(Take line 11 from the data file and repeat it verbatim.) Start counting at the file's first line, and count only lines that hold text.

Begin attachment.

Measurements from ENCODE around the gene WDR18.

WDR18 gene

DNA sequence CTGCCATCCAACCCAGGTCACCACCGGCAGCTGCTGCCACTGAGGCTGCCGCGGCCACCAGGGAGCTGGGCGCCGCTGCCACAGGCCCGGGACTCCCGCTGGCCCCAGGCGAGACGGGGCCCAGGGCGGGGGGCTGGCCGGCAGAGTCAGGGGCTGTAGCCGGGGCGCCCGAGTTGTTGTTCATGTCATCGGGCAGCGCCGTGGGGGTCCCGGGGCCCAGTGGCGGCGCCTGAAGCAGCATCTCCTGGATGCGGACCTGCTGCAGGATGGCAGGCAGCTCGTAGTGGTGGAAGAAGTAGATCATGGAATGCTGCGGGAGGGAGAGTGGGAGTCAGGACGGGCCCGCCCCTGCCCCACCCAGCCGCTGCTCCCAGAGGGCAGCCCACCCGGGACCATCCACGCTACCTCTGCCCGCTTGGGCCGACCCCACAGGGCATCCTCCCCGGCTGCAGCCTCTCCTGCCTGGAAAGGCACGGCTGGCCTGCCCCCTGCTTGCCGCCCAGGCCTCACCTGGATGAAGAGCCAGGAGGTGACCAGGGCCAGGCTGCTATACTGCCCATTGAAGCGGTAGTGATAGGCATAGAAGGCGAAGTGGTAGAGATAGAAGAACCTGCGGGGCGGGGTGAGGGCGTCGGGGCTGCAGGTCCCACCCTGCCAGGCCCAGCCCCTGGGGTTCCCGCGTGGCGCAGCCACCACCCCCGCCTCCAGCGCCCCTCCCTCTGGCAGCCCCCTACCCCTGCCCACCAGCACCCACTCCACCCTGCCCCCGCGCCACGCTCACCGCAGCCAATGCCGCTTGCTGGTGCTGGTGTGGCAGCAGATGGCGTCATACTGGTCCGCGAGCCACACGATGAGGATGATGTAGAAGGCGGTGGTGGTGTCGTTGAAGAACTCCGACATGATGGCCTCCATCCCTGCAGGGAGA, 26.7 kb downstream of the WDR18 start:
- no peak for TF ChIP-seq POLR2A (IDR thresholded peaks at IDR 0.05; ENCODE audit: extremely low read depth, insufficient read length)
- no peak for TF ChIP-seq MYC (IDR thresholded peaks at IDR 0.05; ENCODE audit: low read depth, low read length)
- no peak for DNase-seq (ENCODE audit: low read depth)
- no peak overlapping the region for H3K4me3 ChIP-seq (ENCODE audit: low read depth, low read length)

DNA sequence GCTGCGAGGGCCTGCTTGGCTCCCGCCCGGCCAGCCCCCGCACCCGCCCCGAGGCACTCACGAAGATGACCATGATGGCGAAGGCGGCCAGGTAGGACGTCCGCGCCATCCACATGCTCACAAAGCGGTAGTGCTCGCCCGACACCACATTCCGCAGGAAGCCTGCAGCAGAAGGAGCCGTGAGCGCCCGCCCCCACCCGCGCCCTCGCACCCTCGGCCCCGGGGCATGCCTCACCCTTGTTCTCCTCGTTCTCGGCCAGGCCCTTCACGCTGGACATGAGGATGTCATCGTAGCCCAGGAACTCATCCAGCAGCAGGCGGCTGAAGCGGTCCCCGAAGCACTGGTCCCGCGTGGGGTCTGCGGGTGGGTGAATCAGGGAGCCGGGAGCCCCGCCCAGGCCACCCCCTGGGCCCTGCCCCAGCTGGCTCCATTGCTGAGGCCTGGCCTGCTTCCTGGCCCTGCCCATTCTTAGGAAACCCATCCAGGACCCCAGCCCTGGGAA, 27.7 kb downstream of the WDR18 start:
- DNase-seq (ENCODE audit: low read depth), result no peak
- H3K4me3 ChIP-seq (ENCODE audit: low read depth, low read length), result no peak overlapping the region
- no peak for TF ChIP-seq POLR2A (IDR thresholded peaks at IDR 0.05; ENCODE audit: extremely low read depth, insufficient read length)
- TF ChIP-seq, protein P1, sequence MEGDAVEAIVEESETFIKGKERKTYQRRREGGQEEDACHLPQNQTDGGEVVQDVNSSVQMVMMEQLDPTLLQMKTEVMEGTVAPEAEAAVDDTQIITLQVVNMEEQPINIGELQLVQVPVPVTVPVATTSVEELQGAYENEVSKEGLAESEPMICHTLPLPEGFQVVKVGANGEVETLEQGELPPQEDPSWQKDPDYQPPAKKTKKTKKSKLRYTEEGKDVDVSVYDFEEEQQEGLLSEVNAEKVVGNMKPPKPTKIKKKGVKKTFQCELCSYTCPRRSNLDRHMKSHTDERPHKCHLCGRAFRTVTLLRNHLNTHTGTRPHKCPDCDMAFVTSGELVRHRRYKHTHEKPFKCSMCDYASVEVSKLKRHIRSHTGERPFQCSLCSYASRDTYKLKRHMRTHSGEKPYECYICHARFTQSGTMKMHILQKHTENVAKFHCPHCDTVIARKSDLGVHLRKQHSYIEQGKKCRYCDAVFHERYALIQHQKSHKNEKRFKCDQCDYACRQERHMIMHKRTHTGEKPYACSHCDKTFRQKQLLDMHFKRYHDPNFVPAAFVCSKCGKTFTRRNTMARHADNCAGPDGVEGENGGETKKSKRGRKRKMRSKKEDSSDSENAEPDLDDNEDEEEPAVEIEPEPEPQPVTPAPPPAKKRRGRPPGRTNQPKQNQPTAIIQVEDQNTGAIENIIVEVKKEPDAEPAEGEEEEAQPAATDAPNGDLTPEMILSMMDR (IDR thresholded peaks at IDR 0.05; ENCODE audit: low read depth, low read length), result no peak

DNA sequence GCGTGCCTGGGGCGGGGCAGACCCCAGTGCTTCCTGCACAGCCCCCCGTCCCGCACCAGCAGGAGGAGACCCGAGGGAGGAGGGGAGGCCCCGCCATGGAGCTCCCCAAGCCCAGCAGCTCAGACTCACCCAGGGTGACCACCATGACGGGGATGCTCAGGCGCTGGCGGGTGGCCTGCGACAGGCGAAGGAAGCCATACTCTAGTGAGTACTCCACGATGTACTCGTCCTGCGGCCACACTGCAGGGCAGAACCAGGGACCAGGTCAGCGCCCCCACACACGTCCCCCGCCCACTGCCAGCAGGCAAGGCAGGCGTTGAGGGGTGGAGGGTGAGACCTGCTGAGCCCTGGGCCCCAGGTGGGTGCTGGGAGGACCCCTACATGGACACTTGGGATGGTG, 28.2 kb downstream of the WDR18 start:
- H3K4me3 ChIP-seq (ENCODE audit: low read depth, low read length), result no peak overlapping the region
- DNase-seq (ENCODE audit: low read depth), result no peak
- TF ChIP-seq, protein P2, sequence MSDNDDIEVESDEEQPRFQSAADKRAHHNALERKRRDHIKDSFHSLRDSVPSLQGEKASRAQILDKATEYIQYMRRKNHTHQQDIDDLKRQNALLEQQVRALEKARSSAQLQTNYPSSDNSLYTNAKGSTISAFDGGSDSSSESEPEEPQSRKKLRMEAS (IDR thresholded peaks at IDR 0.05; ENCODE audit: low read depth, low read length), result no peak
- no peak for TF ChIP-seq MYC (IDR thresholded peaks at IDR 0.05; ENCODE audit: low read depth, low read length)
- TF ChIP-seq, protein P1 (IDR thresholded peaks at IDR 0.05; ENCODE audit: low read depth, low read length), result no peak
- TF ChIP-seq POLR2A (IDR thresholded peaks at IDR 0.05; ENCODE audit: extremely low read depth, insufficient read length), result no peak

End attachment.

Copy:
- no peak for TF ChIP-seq POLR2A (IDR thresholded peaks at IDR 0.05; ENCODE audit: extremely low read depth, insufficient read length)